Well the EU is up to its elbows in its own problems right now; the shakeup of the Eurozone certainly seems to be raising questions in the minds of some about its future. There's been alot of criticism leveled at the Union as essentially being an economic machine dominated by Germany. Many Europeans might view EU sanctioned Esperanto as an imposition rather than a boon, and like it or not, Esperanto will be fighting the wave of English adoption as the language of international business. I'm not sure the progress of English in Europe can be turned aside by Esperanto.
Unlikely. But...China is the country that could propel Esperanto onto the world stage. The Chinese already have a fairly active Esperanto following (I believe that along with Hungary, it's one of the two countries that teach it in some universities). However, English is the foreign language studied in China, and as a result, there are millions of really bad English speakers. People who spend years trying to develop some fluency, with great difficulty.
I honestly think the Chinese government would reap huge rewards by teaching Esperanto in the elementary school for the propaedeutic value, and to give the many non-mandarin speakers (who also struggle with speaking a difficult language at any degree of fluency) a neutral language that they can conduct business in. By teaching Esperanto for 3 years, a Uigher from Xinjiang would be easily understood by a Han businessman from Shanghai. And both would find their studies of English easier, and attain a greater level of fluency.
I do agree that China has a lot of potential for championing Esperanto, and they're the country most likely to do so.
But I'm also kind of nervous about China championing Esperanto. I'm afraid they would co-opt the language for their own nationalistic purposes. It's not hard to imagine them using their body weight to proliferate anti-Taiwan Independence opinions and other issues throughout the Esperanto community.
Most countries, yes. But China would literally have the capability to become the Esperanto community. This is a country where one kung fu school -- the Shaolin Temple Tagou Martial Arts School -- has over 25,000 students.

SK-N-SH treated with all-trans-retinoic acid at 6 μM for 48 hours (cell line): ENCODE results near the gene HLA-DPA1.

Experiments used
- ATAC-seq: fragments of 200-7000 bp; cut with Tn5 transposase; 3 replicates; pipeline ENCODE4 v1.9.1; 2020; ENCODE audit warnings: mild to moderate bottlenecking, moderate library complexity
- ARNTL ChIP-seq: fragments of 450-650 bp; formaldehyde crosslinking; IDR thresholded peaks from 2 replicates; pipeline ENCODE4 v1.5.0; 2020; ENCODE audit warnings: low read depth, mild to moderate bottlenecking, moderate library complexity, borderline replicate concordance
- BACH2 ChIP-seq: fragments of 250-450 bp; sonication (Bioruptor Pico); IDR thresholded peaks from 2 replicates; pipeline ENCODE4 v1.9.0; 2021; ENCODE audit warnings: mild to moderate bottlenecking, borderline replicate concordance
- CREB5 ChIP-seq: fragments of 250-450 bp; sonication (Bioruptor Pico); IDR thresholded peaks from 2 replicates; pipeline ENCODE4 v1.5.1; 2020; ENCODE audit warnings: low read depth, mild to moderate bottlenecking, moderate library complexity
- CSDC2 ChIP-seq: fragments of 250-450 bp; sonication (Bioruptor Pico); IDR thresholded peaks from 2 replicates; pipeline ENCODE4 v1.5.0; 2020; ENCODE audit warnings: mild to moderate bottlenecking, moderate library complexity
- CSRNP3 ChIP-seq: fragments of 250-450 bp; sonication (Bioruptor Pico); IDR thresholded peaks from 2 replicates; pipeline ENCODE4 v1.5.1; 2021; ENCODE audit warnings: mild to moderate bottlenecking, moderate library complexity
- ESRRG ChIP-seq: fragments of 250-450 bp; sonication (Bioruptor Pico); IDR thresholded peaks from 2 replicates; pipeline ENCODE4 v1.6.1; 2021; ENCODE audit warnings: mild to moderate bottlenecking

It'd be nothing for China to launch an Esperanto Education program putting out several thousand Esperanto speakers a year (imagine if they taught every highschooler Esperanto), who would then proliferate the Esperanto community, enforcing through stubbornness China's nationalistic agenda.
Even if they only taught Esperanto in a few of their largest highschools, it would be a significant portion of the total Esperanto community.
And I'm saying this as a person learning Mandarin and an appreciator of Chinese culture. China has a huge population, and their education system has been very successful in creating a population that adheres to Chinese nationalism. China does see this population as an asset to be utilized. It isn't a country to underestimate.
Do you think the world would care if it had ~200 high schools quietly start teaching Esperanto?
Is not a hopeless dream but is a really hard one. Sometimes things are exceptional in countries and they do exceptional things. That could happen. But I don't see near that moment, nowadays nationalism is very strong in the world and that is a problem for Esperanto, even if some nationalist people would adopt it… just to attack other national languages. Also there is a very strong fever for English language. I'm not against people learning English, but in Spain it became an obsession. That's sad.
It probably won't become an official language, but I'm ok with Esperanto being used by people who have an international outlook and want to help develop an international culture around the language. I like feeling like I'm part of a small but global spanning ethnic group. I love learning languages so it's of little interest for me if Esperanto becomes THE world language, or even if it becomes recognized in a country. I like the idea of it becomeing recognized as a historical language or something in Poland or if individual towns or communities recognize it as an official language but I don't see it becomeing an official language of any country anytime in the near future.
I don't think it will, all of the UN Big Five are rivalling for linguistic control of the world. The US and UK are both trying to use English as a way of globalising the world, while China is spreading it's speakers all over the world. Kinda political, I know, but I don't think the UN will ever settle for Esperanto over one of the Big Five's native languages.